The governor says a good teacher can overcome oversized classes:
“Most studies have shown that class size is not as direct a relationship to achievement as people have thought in the past, that having a great teacher with 25 students is better than having a mediocre teacher with 18 students,” Haslam said.
He told the hundreds of rising high-school seniors attending the Volunteer Girls State leadership program that he is “trying to push our education [system] toward making sure we have a great teacher in front of every classroom regardless of the classroom size.”
“That being said,” the governor added, “we can’t deny the fact that larger classes mean less individual attention.”
East Ridge High School student Ja’Keena Dillard told the governor that a “lot of teacher cuts” in Hamilton County schools already are causing rising ratios of teachers to students and the situation will likely worsen.
“We see that as a problem,” she said. “Teachers aren’t able to spend quality time with us.”
The governor is going to roll out his ECD Matrix:
Among other things, the changes are expected to include a “matrix” that quantifies the economic payoffs to the public in order to justify the millions of state taxpayer dollars given to companies either recruited to Tennessee or which are expanding existing operations.
Haslam administration spokesman David Smith declined comment Monday.
But in a House Finance Committee budget hearing earlier in the day, Economic and Community Development Deputy Commissioner Paula Davis told lawmakers that after a “top to bottom” review,” the proposals “will be rolled out later this week. So news will be forthcoming regarding that, also the opportunities involved, regional strategy.
“I just stated earlier we’re focusing on rural development and we have an emphasis on existing businesses,” Davis said. “It’s nice to have the big headlines. It’s nice to have the big companies coming to Tennessee and providing the jobs.”
But she said “it’s also very important in Tennessee that we continue to love all the businesses that are here, that we help them expand and grow in a way so that we can continue to provide jobs to all those rural areas.”
The state is prepared in the event the federal government shuts down:
The state is ready in the event of a government shutdown, House Speaker Beth Harwell said Thursday. Agencies have “taken the necessary steps to draw down as much money as possible, that is legitimately our money, to state government now rather than wait for the kind of emergency situation that might come to be,” she said Thursday.
Gov. Bill Haslam’s office says the administration’s not worried.
“We expect the federal government will pass a budget and not shut down. In the event of a temporary disruption, however, our departments will assess what impact any delay in federal funding would have on programs and services and respond accordingly,” said David Smith, the governor’s spokesman.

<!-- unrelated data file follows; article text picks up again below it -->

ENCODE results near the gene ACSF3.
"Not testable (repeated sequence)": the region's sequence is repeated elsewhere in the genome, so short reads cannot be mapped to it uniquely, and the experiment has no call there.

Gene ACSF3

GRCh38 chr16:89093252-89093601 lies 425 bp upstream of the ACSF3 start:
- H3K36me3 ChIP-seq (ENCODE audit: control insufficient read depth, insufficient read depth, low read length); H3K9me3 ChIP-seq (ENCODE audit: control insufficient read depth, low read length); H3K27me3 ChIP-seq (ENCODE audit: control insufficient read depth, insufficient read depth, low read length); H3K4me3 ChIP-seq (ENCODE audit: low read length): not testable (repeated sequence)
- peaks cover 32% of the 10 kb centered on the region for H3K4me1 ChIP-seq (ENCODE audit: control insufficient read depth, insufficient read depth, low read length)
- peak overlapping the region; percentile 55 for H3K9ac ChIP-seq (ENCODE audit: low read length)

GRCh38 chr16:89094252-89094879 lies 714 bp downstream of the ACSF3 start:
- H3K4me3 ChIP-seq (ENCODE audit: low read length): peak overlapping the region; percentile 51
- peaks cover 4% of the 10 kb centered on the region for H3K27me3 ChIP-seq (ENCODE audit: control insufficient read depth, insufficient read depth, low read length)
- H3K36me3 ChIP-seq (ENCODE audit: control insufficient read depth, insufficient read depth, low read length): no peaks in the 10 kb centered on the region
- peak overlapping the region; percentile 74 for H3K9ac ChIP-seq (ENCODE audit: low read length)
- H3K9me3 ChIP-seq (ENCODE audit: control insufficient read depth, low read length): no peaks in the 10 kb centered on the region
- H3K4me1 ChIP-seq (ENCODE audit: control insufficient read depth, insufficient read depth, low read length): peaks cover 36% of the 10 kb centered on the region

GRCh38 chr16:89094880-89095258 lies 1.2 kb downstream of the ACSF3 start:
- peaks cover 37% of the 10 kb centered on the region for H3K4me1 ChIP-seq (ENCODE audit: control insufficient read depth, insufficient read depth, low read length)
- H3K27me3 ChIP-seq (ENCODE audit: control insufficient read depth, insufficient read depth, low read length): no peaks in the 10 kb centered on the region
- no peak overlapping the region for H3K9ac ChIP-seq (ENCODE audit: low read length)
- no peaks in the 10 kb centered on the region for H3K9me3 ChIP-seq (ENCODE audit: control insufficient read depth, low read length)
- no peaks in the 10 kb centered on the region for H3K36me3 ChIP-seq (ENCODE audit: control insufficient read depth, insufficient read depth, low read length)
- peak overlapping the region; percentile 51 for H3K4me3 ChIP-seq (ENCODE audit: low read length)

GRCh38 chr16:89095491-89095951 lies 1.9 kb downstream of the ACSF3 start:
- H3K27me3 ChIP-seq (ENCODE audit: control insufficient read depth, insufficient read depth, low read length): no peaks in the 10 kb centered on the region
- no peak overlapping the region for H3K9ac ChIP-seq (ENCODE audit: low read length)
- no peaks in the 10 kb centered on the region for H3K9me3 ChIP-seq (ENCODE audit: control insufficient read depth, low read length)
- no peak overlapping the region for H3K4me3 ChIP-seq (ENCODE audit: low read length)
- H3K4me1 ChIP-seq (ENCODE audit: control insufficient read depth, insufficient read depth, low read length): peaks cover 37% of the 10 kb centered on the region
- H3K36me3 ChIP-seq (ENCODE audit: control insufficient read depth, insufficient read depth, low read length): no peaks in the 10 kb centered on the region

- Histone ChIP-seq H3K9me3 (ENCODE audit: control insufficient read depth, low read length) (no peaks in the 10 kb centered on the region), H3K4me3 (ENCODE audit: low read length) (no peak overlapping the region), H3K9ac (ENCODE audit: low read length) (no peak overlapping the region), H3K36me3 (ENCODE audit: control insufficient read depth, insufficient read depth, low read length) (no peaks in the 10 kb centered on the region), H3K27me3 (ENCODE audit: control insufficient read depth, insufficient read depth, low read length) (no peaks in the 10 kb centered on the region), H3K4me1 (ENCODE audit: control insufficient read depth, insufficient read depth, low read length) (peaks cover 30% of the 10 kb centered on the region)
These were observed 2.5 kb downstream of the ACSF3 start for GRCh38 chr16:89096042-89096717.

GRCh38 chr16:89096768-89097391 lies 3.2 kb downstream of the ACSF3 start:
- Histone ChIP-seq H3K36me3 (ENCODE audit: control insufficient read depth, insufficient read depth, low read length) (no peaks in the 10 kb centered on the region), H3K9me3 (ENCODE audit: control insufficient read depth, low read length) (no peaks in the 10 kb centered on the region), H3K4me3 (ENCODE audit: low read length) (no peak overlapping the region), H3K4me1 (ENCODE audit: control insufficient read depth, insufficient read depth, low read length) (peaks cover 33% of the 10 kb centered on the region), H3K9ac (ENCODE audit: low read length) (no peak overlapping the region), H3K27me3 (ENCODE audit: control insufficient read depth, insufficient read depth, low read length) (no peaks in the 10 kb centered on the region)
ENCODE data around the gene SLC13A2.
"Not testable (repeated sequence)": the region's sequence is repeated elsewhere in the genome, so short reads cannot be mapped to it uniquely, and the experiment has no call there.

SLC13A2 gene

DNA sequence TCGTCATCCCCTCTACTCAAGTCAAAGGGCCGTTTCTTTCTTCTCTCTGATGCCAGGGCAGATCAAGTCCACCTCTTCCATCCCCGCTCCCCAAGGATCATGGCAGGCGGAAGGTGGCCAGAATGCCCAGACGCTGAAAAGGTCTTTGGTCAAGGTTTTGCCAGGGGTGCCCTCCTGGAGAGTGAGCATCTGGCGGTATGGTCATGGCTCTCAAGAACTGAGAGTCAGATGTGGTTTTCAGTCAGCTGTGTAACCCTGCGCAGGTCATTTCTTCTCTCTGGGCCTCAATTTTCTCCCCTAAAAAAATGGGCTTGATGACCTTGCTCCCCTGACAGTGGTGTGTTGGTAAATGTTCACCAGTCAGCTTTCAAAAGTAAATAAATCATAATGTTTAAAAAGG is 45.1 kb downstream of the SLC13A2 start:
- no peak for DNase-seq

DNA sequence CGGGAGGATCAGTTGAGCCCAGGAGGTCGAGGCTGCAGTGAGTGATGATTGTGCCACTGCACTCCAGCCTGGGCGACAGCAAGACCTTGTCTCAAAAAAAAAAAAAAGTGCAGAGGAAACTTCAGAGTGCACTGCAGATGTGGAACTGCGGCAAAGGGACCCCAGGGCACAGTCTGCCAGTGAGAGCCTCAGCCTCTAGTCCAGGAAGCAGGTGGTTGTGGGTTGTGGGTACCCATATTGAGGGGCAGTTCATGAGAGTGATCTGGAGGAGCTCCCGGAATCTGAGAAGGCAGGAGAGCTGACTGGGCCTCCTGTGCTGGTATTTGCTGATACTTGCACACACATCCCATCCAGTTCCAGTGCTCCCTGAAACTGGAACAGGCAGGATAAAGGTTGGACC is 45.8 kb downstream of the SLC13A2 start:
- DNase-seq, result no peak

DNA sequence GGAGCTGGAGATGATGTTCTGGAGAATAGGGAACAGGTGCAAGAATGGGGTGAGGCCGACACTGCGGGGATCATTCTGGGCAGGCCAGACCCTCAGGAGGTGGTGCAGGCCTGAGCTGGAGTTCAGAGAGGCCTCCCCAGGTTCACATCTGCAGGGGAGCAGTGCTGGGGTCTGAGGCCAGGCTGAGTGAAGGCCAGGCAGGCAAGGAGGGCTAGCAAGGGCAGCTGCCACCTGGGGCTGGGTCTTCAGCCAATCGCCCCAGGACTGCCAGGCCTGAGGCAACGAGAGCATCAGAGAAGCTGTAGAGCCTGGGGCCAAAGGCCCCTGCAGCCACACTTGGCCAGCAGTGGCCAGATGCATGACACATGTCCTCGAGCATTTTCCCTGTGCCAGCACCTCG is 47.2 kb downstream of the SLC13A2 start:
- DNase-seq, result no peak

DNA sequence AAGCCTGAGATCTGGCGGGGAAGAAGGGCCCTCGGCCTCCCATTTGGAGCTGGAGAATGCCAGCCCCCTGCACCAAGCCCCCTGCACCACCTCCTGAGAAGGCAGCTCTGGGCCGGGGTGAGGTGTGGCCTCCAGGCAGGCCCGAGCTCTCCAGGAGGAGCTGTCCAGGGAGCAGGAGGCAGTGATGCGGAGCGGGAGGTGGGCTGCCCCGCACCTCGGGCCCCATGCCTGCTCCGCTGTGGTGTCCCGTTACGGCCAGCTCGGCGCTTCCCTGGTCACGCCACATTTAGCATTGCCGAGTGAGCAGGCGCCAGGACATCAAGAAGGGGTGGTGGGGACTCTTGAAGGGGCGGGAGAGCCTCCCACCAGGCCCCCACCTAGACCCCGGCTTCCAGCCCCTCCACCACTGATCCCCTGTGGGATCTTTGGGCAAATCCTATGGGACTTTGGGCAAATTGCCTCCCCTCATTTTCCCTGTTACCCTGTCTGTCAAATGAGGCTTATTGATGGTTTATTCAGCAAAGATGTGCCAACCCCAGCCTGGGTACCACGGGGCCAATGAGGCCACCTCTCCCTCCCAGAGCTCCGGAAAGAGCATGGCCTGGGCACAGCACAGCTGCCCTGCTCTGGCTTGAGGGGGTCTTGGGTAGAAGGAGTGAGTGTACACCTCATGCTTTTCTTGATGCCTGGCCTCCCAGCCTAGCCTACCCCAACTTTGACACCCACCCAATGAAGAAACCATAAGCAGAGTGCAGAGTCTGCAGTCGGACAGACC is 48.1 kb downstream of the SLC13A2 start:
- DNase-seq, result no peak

The Great Smoky Mountains National Park, however, will be closed.
The AP reports the minimum pay for Haslam cabinet members is $150,000 - $13,000 higher than the minimum during the Bredesen era - and the maximum pay (currently held by Education Commissioner Kevin Huffman) is $200,000 - $20,000 higher than the highest in the last cabinet.
Said Ramsey: “(Haslam) is 100 percent with me on the electing judges — the fact that, if we are going to continue the system we’re under, we need to amend the constitution.”
“On the collective bargaining,” added the Blountville Republican, “I think (Gov. Haslam) is letting Beth Harwell, the speaker of the House, and myself, work out the differences there. And whatever we pass, he’ll be there to sign it.”
Asked if it surprised or worried him that Speaker Harwell had to take the unusual step of throwing a lifeline to the House’s collective bargaining bill she personally supports by voting for it herself in a subcommittee last Wednesday, Ramsey said not really.
Such dramas are “part of the legislative process,” Ramsey said. “She knew when she appointed the committees who she was putting on those.”
A new legislative liaison for the Air National Guard was a Ron Ramsey campaigner - and he got hired even though the ANG already has a liaison it's happy with:
"He asked if there were any other people who worked hard in my campaign who I would recommend to be legislative liaison, there are probably two dozen legislative liaisons, I think the only name I gave him was James," Ramsey said.
Dunn was hired at the Tennessee Air National Guard, even though they already had a legislative liaison they were happy with, according to Maj. Gen. Terry “Max” Haston.
The current legislative liaison was hired by the Bredesen administration and will keep her job.
Haston indicated he had never met Dunn."I didn't know Mr. Dunn from, you know, from anyone, until I was talked to by the governor's office and they said, ‘We’ve got people that we're going to look at and put in the administration,’" Haston said.
Haston had to do some shuffling to make it work. There weren't any openings for a legislative liaison. There was an open position for a janitor's job at McGhee-Tyson airport in east Tennessee, which had been open for 31 months.That empty position, with a top pay of around $30,000, was turned into a legislative liaison job in Nashville with a top salary of about $40,000.